Wine Advocate 92
"The non-vintage Light Manzanilla Papirusa Solera Reserva (with an average age of five years in this solera) possesses an extraordinary, penetrating nose of salty brined nuts intermixed with crisp fruit, terrific acidity and intense, powerful, authoritative flavors that are ethereal in their lightness."
Wine Spectator 91
“Lovely quinine, verbena, white peach and lemon peel notes mingle here, with a long, rippling finish that brings you back for more. Drink now.”
Wine & Spirits 92
"Compared to Finos, Manzanillas tend to be lighter and fresher. They age in an area with higher humidity, which allows the flor to grow thicker, preventing oxidation and retaining the wine’s bright aromas and flavors. Papirusa is one of the clearest examples of this style. Blended from five- to six-year-old wines, it’s light and soft, full of saline mineral flavors, notes of salted nuts and marzipan. It’s intense but never tiring, especially if you have albondigas de bacalao (cod fritters) to accompany it."
" Lustau made its reputation in the foreign markets with its extraordinary single cask Almacenistas which had been accumulated by the family over many years as their soleras are among the oldest in Sherry. The family also owns over 500 acres of vineyards. These are all remarkable efforts for their stunning value. While they are still under-the-radar for most American wine lovers, I encourage readers to give them a try as they are great introductory reference points for how profound sherry can be. I first wrote about the extraordinary sherries of Emilio Lustau many years ago, in the early days of The Wine Advocate. The portfolio of under $25 a bottle selections represents remarkable value for their complex, well-made personalities. Lustau includes a bottling date code as purchasers would want to buy Finos and Manzanillas as young as possible. It is difficult to describe the glories of sherry, but I’ll try. These Solera Reservas are all great reference points at a low price point from Lustau. None of the Almacenista soleras, which are single cask and very limited bottlings, are reviewed since they are priced over $25 a bottle, but they can be as profound as any alcoholic beverage in the world.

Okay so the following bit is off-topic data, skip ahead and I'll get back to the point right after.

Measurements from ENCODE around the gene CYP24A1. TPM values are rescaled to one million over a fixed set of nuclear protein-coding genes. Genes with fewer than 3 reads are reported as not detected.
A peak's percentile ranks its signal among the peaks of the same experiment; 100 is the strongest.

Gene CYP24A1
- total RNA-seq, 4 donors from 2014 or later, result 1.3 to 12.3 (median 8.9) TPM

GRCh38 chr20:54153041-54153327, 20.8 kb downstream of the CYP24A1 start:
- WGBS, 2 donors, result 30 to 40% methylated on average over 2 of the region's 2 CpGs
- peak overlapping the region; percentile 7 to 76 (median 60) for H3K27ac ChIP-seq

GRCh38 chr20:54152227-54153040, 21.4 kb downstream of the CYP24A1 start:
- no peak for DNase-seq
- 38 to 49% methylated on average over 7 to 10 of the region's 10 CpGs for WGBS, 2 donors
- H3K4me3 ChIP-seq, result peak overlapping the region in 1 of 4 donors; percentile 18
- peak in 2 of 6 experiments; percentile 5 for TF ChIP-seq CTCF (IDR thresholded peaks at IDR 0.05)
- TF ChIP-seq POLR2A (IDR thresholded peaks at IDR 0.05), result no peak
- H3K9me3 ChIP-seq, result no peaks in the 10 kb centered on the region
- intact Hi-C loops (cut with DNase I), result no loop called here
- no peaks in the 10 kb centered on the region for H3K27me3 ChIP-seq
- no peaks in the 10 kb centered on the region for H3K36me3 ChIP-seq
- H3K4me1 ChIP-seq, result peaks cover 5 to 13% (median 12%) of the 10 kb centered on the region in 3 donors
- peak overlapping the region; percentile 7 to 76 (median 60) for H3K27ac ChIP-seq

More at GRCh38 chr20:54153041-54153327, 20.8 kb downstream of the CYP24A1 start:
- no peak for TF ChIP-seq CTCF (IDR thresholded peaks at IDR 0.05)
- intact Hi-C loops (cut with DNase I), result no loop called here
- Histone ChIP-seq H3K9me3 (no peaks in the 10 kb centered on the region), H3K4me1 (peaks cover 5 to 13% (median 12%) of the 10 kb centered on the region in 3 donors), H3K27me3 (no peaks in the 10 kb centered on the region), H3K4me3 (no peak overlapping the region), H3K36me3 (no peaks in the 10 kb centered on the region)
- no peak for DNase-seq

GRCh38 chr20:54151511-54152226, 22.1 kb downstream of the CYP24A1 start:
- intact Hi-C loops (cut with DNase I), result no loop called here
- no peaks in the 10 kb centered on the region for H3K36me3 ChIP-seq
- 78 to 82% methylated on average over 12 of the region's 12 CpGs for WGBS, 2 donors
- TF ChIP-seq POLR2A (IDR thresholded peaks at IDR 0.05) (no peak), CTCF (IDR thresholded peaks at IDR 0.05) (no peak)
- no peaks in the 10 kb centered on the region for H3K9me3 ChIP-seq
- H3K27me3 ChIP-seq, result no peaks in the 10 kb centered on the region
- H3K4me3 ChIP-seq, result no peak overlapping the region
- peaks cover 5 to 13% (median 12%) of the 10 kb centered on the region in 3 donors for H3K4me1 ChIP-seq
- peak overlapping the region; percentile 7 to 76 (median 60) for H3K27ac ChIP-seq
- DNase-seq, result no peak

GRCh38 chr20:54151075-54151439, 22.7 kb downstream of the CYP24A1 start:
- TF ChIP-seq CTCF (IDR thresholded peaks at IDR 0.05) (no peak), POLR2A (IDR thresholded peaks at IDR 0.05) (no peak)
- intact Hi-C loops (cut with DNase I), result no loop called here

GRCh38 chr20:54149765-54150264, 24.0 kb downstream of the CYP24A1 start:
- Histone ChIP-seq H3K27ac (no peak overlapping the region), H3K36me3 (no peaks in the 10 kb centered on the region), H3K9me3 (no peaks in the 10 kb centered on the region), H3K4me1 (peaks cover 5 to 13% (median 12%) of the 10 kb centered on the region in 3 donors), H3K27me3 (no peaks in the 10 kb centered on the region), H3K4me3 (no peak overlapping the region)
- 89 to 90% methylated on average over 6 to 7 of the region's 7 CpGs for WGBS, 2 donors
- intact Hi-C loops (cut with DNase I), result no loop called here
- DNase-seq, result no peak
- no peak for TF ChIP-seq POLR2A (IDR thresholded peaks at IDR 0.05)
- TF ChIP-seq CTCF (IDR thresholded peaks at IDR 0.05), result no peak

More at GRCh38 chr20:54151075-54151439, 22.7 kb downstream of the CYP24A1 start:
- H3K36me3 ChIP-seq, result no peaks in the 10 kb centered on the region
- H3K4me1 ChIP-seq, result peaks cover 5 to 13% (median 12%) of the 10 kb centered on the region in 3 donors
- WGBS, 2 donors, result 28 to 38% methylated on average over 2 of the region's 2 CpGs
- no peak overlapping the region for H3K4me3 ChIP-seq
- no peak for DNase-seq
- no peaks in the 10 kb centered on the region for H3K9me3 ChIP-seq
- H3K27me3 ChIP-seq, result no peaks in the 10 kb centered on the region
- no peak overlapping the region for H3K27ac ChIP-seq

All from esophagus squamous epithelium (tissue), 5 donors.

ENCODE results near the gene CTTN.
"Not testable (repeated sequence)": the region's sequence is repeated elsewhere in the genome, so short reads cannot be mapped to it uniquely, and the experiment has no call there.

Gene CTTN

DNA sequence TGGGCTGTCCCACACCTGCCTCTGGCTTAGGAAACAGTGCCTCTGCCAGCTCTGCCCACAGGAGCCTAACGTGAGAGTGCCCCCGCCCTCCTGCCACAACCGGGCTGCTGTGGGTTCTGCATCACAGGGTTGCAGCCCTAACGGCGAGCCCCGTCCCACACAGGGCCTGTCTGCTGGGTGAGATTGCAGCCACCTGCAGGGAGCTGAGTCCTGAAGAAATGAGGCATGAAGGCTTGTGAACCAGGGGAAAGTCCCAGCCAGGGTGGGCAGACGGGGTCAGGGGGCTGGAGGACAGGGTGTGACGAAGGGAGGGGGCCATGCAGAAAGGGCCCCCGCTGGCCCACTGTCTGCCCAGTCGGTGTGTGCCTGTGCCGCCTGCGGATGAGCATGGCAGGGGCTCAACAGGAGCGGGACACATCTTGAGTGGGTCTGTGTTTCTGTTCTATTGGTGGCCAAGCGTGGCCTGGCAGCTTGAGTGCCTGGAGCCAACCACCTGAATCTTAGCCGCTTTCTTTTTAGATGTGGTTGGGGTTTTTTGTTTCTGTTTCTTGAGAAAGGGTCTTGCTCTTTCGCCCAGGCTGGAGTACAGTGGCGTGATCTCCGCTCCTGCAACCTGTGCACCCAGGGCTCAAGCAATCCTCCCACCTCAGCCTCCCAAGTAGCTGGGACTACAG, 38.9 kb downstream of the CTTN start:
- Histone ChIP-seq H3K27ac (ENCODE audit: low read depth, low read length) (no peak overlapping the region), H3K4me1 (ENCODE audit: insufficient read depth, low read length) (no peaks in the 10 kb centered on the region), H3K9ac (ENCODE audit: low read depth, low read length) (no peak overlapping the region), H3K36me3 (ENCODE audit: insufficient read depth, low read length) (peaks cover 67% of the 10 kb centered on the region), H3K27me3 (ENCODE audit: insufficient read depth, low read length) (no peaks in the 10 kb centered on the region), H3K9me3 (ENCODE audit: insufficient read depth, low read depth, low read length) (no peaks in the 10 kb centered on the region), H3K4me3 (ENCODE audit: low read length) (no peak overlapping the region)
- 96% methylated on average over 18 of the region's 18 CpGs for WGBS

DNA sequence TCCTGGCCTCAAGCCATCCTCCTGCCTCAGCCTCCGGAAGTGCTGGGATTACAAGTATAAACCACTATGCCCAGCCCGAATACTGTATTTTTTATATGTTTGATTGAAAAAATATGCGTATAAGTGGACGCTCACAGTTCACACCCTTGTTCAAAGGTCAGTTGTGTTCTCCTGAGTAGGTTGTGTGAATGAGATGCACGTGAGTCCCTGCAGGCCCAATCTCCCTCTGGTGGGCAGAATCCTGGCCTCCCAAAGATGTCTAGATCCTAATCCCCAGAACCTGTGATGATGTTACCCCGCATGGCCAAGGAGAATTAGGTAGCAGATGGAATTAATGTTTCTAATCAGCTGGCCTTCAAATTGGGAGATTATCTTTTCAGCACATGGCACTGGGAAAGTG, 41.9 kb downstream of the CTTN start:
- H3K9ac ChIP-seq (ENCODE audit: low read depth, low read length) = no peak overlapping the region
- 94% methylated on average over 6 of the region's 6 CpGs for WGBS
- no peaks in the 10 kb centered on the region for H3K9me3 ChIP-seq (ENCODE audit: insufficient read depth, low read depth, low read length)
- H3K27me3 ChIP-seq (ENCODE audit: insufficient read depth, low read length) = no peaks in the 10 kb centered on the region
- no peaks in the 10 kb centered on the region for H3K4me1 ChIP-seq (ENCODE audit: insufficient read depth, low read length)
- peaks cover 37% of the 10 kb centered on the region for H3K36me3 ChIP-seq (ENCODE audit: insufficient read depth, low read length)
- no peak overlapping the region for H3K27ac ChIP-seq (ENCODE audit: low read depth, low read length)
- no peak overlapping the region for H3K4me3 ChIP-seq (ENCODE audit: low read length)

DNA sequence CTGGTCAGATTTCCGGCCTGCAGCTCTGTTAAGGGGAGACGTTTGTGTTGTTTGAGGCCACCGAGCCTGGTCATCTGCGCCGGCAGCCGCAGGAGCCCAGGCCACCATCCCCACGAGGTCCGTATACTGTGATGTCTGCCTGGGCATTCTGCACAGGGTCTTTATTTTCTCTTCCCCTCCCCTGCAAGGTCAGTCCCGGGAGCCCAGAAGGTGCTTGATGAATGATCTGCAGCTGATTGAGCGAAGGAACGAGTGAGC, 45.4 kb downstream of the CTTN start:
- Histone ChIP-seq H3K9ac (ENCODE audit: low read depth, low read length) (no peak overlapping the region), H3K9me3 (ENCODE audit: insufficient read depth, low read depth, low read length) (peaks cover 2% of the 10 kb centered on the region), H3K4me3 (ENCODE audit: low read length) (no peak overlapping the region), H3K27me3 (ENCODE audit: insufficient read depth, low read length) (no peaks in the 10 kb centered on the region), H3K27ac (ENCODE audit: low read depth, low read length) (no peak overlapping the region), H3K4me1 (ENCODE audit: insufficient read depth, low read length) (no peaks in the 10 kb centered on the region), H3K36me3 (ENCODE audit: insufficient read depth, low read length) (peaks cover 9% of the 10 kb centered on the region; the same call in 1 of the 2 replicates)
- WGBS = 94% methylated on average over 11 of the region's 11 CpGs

A bone dry Manzanilla from the bodegas of the town of Sanlucar de Barrameda, light and fresh, very tangy, clean and crisp with just a hint of saltiness.
The Manzanilla 'Papirusa is best served chilled, in a copita or white wine glass. It is an idea aperitif with tapas or as a wine with a meal, with seafood or fish. " ~ Winery notes
LustauView all from Lustau
"Simply staggering in quality... Sherries such as these remain among the last great unknown wine bargains of the world. They must be tasted to be believed!"
Emilio Lustau SA was founded in 1896 by Don José Ruiz-Berdejo. In the beginning, Lustau was essentially an Almacenista, a modest estate with small holdings that sold most of its wine to large exporting Bodegas. It was not until the 1950s that Lustau became Emilio Lustau SA, and it joined the prestigious ranks of a select group of exporters of Sherry. In the early 1980s, Emilio Lustau SA, then under the management of the late Rafael Balao, became one of the most innovative companies in Jerez, launching the "Almacenista" line and creating the distinctive bottle that we know today. Lustau is now widely considered one of the finest producers of Sherry, with their Almacenista line breaking new ground in hand-crafted, boutique wines. These Sherries, drawing on rare and marvelous wines held by small producers, are some of the finest Sherries made today.
Lustau offers a wide array of Sherries; bone-dry Finos are wonderful matches with garlic-y shrimp and langostinos. Racy Amontillados balance power with finesse and are wonderful with nuts, olives, cheeses, and jamon Serrano. Powerful Olorosos can be served during a meal and match well with traditional soups and stews. Of course, the wide range of dessert wines from Lustau are unparalleled; the elegant East India Cream Sherry is as soft as silk, the Moscatels offers a delightful citrus edge that keeps the wines lively on the palate while the dark Pedro Ximenez is best served as a "syrup" over vanilla ice cream, pancakes or waffles.